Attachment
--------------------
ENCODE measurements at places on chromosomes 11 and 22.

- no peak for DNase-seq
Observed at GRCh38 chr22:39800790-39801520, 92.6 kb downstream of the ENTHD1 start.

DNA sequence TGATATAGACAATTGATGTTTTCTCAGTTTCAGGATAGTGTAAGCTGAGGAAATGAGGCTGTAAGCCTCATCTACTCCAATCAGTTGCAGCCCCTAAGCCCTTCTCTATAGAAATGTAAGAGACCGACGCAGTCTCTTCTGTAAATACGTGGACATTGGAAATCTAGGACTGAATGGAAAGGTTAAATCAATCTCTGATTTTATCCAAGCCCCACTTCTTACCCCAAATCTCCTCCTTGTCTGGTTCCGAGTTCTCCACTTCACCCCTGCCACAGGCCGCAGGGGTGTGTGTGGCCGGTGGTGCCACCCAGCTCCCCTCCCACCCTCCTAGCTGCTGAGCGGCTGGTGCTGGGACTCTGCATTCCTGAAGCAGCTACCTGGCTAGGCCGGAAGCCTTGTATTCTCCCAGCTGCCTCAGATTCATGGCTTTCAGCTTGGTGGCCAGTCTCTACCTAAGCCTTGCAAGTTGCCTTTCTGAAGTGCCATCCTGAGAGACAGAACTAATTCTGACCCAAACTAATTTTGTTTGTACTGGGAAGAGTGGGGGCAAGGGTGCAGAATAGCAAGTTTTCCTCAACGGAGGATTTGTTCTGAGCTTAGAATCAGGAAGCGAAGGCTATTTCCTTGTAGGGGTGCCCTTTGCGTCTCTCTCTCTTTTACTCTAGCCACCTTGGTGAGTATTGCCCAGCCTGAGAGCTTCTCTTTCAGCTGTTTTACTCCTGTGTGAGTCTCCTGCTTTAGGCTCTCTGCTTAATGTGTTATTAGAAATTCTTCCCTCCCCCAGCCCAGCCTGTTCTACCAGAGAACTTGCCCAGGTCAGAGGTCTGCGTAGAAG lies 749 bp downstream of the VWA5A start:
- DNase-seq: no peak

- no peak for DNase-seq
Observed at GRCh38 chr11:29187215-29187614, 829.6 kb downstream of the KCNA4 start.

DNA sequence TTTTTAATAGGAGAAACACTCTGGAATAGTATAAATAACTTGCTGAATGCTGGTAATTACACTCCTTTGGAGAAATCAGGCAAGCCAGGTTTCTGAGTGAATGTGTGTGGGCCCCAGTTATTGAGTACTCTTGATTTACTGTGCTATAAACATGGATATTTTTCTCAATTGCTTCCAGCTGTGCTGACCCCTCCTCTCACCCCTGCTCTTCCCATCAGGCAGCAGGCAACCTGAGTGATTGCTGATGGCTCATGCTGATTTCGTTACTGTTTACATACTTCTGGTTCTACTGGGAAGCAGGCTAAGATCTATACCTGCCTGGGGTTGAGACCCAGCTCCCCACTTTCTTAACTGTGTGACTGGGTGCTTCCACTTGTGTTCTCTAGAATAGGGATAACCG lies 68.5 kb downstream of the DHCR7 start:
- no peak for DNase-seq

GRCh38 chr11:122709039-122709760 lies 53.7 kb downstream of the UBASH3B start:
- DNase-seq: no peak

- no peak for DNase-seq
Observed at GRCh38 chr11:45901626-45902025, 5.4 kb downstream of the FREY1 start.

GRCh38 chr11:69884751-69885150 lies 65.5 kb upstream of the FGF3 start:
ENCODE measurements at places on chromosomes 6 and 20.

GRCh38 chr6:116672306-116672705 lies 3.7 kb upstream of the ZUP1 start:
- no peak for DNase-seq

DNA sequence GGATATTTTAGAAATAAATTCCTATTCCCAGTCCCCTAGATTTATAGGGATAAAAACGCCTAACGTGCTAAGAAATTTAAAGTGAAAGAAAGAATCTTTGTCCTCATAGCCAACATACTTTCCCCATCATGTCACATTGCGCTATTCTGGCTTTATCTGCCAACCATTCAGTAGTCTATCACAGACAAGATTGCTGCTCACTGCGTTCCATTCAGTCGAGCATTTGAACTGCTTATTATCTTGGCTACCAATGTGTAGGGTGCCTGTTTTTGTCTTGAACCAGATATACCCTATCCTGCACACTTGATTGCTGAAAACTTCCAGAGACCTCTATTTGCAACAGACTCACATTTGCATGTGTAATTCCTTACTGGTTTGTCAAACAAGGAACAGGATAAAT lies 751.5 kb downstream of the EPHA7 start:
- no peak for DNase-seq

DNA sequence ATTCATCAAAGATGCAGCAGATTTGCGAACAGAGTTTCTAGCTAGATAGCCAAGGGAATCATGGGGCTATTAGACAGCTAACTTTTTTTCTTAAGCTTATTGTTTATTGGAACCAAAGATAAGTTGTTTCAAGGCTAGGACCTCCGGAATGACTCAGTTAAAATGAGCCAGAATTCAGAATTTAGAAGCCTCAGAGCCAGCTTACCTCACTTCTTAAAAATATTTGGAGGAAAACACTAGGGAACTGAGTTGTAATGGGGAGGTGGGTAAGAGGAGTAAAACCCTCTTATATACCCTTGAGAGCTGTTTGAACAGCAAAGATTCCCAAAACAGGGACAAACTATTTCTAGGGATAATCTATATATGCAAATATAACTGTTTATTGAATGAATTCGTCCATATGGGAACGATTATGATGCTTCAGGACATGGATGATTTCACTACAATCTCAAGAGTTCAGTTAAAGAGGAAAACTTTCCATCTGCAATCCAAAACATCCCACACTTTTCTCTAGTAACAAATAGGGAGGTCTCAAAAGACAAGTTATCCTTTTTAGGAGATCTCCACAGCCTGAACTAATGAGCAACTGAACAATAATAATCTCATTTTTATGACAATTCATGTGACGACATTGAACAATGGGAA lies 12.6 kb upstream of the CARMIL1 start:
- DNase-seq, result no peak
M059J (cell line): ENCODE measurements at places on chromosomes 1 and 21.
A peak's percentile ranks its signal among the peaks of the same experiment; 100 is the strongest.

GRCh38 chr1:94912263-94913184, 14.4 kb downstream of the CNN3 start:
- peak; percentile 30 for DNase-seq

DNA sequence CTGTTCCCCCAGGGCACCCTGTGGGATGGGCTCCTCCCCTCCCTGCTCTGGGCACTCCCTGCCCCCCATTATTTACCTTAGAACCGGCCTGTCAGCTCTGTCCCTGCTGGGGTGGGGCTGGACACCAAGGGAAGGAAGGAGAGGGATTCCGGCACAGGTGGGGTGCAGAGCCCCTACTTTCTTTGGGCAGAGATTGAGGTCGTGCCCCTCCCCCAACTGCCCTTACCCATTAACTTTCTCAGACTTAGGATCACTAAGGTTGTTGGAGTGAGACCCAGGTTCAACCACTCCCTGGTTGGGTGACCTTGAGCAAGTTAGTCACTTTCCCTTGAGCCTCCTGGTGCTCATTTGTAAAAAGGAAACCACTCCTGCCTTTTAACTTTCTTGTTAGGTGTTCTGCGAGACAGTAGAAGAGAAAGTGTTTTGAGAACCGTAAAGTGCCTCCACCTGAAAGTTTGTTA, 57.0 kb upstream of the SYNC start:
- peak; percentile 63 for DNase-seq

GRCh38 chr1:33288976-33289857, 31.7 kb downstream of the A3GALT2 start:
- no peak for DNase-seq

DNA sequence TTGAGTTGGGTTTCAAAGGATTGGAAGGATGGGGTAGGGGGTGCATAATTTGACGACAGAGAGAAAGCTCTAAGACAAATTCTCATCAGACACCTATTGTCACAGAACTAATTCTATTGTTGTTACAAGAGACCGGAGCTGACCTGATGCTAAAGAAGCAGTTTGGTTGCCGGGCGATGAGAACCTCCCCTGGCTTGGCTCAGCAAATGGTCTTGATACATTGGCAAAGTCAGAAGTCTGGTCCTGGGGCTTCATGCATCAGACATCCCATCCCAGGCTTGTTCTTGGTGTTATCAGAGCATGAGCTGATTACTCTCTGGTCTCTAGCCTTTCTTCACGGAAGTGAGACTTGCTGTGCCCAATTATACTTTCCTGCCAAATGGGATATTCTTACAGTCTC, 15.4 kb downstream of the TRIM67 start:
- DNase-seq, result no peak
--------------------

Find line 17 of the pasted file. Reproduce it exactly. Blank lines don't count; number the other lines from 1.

- no peak for DNase-seq